Welte: There is a cost of 10,000 euros ($13,282) per case, although the party who loses the case pays all the legal fees. It's not that I have that amount of money spare, but it's worth the risk.
What do companies need to do to make sure their software is GPL compliant?
Welte: The only thing you need to do to comply with the GPL licence is to release the source code. GPL offers two possible ways--you can either include the source code when you distribute the binary program, or you can provide a written offer to provide the source code, which must then be provided to all third parties that request it. If companies are only using GPL-licensed software internally, they only need to distribute the source code to their employees.
What source code do companies need to release?
Welte: The free software parts that they have used and anything that is derived from that. If they write additional programs--for example, a front end that is not derived from GPL licensed code--they do not need to release the code for that.
What gives you the legal right to pursue the GPL violations?
Welte: Most of the violations we're seeing are happening in the embedded market. They are running the Linux kernel, and I have
copyright on parts of the Linux kernel. In the cases that went to court, it was me as an individual copyright holder (against the company in question).
Everyone who writes code holds the copyright, unless they work for a company. Alan Cox is employed by Red Hat, so the copyright of the code he writes while at Red Hat is held by Red Hat.
You say on your Web site that you are hoping to get other free-software enthusiasts involved. How is this going?
Welte: It's hard to find people who want to get involved in the project. Most developers don't mind reverse-engineering code to show a lawyer that there has been GPL violation. But dealing with lawyers is something that most developers are not keen on. I myself don't like dealing with legal issues, as it keeps me from writing code.
What is the future of the project--will you keep running it independently, or will you try get the help of other organizations?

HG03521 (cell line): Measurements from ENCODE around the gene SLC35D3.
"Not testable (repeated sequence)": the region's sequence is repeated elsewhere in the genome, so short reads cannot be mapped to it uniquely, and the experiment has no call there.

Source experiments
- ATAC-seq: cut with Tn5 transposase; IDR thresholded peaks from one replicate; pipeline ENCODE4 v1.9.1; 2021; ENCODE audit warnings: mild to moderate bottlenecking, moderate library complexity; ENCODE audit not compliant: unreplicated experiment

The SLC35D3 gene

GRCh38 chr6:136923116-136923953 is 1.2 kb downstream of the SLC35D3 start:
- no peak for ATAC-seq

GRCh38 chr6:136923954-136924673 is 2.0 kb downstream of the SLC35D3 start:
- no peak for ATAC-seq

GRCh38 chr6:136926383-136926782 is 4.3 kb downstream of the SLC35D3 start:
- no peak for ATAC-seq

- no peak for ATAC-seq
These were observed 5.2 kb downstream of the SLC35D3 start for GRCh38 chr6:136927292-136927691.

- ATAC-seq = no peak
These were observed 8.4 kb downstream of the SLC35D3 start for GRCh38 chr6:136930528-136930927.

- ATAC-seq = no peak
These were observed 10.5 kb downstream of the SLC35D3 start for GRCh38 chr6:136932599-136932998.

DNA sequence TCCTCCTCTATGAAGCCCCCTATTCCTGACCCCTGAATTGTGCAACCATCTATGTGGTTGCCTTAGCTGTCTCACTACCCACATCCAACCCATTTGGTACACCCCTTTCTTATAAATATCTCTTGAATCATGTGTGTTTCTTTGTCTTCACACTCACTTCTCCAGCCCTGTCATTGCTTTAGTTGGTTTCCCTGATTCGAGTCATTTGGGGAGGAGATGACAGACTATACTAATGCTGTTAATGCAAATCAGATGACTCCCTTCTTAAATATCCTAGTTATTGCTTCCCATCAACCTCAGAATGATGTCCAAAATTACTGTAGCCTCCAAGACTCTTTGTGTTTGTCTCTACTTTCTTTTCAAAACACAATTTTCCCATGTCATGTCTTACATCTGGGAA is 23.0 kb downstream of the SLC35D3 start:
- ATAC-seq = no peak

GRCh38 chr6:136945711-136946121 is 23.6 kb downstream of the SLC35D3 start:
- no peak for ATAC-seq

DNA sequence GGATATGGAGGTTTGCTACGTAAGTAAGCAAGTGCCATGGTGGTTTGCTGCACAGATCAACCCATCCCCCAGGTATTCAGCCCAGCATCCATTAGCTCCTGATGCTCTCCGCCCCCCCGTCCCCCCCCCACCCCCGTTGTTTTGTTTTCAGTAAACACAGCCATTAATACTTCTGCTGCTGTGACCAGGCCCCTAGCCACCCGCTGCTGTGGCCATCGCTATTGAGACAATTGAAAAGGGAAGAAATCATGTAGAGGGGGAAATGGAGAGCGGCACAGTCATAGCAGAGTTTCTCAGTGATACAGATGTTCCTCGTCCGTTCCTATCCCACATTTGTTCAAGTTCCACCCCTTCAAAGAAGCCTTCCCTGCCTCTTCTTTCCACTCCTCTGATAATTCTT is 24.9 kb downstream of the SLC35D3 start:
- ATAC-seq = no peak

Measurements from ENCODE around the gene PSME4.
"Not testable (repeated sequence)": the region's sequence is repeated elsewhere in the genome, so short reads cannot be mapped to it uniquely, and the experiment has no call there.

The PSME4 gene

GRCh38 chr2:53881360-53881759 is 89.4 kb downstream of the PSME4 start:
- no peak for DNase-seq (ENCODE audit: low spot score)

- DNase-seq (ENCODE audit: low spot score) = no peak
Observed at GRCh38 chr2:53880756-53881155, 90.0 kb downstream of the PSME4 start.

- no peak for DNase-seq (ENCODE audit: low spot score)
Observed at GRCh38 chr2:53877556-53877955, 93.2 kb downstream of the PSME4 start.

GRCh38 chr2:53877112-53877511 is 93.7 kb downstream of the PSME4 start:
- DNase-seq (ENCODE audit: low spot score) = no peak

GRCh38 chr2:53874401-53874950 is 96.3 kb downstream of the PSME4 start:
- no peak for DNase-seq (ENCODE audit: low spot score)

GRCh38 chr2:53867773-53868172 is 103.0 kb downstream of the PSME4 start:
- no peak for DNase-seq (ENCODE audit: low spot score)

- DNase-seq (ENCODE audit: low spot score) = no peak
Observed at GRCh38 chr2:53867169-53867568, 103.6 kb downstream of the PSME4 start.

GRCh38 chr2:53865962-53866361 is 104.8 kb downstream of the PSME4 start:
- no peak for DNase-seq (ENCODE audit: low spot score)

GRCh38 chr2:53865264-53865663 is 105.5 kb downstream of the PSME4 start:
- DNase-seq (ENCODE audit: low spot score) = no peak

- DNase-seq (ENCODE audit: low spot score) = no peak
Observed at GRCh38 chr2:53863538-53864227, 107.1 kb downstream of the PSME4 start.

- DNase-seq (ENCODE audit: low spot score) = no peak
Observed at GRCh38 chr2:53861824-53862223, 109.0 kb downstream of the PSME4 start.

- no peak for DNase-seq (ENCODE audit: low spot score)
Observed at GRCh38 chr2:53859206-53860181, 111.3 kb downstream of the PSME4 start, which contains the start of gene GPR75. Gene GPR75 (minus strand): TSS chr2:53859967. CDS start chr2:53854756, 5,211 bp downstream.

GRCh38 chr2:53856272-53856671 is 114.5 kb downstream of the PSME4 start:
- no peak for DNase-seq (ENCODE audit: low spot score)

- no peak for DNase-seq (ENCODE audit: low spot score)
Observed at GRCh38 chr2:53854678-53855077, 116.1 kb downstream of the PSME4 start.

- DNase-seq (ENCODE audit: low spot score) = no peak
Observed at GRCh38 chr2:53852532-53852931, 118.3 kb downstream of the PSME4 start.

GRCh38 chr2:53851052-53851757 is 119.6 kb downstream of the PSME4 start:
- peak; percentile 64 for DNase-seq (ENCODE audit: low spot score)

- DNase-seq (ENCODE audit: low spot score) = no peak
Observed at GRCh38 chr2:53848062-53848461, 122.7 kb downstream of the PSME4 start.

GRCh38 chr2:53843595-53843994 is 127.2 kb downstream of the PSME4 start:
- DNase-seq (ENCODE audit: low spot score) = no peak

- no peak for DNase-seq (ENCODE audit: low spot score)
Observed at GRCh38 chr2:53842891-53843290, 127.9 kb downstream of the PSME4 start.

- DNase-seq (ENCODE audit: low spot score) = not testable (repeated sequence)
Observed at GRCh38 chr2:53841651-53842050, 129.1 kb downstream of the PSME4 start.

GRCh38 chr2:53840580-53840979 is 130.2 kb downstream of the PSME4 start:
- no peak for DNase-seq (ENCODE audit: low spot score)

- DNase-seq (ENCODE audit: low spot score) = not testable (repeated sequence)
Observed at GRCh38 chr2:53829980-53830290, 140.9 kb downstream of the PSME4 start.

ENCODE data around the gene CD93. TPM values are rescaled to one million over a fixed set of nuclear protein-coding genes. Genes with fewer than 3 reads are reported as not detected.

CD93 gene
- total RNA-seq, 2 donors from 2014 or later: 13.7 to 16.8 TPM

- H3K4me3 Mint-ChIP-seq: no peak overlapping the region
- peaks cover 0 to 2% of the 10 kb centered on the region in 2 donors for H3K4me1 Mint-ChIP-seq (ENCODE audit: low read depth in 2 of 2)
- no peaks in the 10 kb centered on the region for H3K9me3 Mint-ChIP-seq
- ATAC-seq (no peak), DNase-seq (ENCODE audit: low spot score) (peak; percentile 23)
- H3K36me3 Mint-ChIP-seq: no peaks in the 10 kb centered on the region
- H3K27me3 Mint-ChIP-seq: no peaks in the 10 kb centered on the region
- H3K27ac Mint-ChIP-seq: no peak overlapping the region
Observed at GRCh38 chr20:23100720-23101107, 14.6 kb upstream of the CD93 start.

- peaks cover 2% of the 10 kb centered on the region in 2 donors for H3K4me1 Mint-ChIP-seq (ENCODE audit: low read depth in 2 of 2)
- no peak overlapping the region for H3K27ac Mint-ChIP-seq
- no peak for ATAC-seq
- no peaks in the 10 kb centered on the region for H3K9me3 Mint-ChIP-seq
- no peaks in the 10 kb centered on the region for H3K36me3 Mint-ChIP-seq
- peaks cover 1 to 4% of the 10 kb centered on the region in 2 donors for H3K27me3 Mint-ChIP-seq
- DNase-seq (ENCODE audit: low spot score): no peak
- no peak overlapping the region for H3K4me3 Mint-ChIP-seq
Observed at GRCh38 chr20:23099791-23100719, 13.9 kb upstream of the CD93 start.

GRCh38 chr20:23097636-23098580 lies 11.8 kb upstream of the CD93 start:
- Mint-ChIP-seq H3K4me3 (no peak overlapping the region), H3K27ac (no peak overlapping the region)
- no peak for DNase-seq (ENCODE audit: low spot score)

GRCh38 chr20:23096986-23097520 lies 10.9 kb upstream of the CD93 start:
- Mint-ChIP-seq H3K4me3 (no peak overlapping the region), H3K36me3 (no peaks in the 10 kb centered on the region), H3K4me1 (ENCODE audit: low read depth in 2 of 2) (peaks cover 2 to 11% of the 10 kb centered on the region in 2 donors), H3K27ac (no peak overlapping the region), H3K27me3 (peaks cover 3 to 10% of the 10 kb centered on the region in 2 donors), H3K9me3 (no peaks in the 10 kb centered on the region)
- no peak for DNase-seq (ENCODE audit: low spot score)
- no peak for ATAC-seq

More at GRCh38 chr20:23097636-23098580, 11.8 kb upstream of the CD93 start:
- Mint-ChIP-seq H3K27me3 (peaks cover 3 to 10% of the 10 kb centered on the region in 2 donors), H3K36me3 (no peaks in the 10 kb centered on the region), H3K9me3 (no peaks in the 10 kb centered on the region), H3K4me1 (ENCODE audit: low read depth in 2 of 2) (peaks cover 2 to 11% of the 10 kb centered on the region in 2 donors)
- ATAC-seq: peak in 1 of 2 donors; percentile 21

Welte: I'm still evaluating the options. I've been talking to my lawyer and to Free Software Foundation (FSF) representatives about this. There are two options--to do it within the FSF Europe, or to fund a separate not-for-profit organization.
Whatever organization it might be, if it gets involved legally, it will need to draw up an agreement with the copyright holder. Some developers might not want to sign an agreement with the FSF. I personally don't have any problems with the FSF, but some people think it's too religious. Some people wrongly think the FSF equals Richard Stallman (president of the FSF), and some people have an issue with Richard.
Some people have criticised the GPL for being business-unfriendly, what do you think?
Welte: I totally disagree.
How do you think the GPL compares with other licenses?
Welte: It's a philosophical question. The BSD licence allows you to integrate and modify without giving back modifications, while GPL expects you to give back modifications. These are two philosophies of how you develop software. Which you chose depends on the project. For example, if you have a new standard and want it to spread quickly, it's better to use the BSD licence, rather than the GPL.
Ingrid Marson of ZDNet UK reported from London.